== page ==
Exercise of Executive Branch Power
The president also exercises executive power to influence the judicial branch. The president has the power to nominate Supreme Court justices, court of appeals judges, and district court judges. The nominations must be confirmed by the Senate. These judges serve until they resign, die, or are removed from office through a rigorous impeachment process. In this way, the president can have a lasting impact on the judiciary.
Limits on Executive Branch Power
Since Congress has legislative power, it can also pass legislation to curb the power of the president. Under the Constitution, the president is the commander in chief, with the authority to direct the armed forces. However, the ability to declare war lies with Congress. This has not prevented presidents from committing large numbers of troops to foreign conflicts without a formal declaration of war. In 1973t Congress passed the War Powers Act, legislation that limits the president's power to send troops into hostile situations without congressional approval. While the law was meant to prevent presidents from negating Congress's war power, some constitutional scholars claim that the law interferes with the president's power as commander in chief. Subsequent presidents have claimed not to be bound by it, but none have challenged it in court.The judicial branch also serves as a check on presidential power. Through judicial review, it can rule that executive orders or executive branch implementation of laws passed by Congress are unconstitutional. Some court decisions limit presidential power further. In United States v. Nixon (1974), the Supreme Court unanimously ordered that the president must turn over evidence subpoenaed by a special prosecutor in an investigation of the conduct of executive branch officials. Nixon had claimed the right to withhold the material on the grounds of executive privilege, a president's constitutionally implied right to keep executive branch communications private. While granting that a president had limited privilege in areas of national security or diplomacy, the court's decision struck down the claim when it interfered with due process of law. In Clinton v. Jones (1997), the court ruled that a sitting president can be involved in a civil lawsuit and can be required to submit to questioning.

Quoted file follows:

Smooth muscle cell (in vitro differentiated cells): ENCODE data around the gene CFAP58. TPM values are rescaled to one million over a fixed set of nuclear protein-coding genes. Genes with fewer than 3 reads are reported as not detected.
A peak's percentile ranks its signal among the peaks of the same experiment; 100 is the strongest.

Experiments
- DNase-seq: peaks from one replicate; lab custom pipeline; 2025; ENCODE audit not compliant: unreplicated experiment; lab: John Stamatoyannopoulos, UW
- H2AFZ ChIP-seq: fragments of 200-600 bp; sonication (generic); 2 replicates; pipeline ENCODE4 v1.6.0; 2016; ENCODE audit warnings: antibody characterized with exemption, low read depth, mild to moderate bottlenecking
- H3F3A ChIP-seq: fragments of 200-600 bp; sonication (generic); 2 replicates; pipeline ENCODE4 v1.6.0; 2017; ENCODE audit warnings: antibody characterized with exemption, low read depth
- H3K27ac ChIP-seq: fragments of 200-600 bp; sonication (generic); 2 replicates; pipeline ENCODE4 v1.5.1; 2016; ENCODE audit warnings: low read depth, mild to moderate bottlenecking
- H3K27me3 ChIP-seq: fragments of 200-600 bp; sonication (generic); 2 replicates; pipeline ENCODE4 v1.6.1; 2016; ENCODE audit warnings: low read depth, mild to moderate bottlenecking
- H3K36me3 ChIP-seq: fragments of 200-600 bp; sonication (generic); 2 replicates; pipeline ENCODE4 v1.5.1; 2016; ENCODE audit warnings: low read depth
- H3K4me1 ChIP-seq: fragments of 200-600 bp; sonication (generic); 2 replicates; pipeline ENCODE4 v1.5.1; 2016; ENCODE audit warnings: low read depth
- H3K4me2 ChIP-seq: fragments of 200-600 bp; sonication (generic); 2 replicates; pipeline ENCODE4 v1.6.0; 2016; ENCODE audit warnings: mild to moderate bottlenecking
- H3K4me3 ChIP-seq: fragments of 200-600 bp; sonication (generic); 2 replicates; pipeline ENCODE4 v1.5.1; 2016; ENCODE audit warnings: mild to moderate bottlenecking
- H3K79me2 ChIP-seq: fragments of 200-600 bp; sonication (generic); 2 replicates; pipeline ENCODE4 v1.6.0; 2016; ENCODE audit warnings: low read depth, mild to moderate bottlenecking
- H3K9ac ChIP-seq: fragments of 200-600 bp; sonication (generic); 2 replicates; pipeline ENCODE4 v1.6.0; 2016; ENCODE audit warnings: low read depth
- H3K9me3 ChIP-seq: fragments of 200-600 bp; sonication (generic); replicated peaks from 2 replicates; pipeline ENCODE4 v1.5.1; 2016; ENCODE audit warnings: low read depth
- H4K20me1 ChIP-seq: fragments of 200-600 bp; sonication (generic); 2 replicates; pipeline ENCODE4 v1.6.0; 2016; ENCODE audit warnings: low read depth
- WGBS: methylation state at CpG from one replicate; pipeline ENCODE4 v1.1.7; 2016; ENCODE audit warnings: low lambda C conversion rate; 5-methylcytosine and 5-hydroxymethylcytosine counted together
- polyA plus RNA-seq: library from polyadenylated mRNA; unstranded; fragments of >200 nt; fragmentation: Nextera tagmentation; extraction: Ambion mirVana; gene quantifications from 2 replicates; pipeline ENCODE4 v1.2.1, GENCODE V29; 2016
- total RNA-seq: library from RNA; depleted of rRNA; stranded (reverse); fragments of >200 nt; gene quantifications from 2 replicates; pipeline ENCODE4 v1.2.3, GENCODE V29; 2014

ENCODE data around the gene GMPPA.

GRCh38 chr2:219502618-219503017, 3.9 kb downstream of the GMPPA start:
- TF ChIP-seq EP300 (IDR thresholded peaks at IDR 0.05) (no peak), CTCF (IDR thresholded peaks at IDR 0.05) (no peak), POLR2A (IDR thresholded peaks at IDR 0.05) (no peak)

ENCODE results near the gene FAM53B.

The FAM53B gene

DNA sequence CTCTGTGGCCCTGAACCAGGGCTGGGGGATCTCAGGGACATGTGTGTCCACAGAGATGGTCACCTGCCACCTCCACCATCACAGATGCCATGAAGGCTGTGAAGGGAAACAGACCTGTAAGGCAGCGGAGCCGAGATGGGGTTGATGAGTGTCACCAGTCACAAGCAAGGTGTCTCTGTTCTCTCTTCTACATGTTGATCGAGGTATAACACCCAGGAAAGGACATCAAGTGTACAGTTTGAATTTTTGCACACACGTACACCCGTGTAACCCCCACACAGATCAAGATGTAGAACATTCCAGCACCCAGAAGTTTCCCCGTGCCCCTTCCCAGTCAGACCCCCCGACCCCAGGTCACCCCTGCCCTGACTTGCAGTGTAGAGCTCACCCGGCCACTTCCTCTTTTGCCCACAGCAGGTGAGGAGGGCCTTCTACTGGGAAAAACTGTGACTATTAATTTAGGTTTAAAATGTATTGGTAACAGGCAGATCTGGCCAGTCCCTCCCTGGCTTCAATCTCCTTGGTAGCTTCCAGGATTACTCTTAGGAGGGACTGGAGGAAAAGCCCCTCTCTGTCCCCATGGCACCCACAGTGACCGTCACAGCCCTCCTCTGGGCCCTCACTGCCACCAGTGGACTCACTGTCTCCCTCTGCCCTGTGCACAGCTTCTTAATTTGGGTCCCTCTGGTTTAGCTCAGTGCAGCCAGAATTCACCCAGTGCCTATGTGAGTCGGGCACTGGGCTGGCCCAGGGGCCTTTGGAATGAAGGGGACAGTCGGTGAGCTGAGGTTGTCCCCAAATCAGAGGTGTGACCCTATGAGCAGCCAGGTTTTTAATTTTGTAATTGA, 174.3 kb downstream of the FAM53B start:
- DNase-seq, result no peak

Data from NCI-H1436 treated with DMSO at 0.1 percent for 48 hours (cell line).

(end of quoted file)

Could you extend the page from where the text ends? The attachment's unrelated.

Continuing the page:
Checks and Balances and Limits on Executive Power
Effects of Term Limits and Public Opinion on the Executive Branch
Public opinion cannot be underestimated as a check on a president's power. Ultimately, the president and the members of Congress are accountable to the voting public. If they are not doing their jobs to the satisfaction of the people, they can be replaced in the next election. As such, a president with favorable ratings is likely to be able to convince Congress to enact the legislation the president favors, as members of Congress recognize that their ability to work with a popular president will help them in reelection. Conversely, Congress will be less likely to work with a president with poor approval ratings.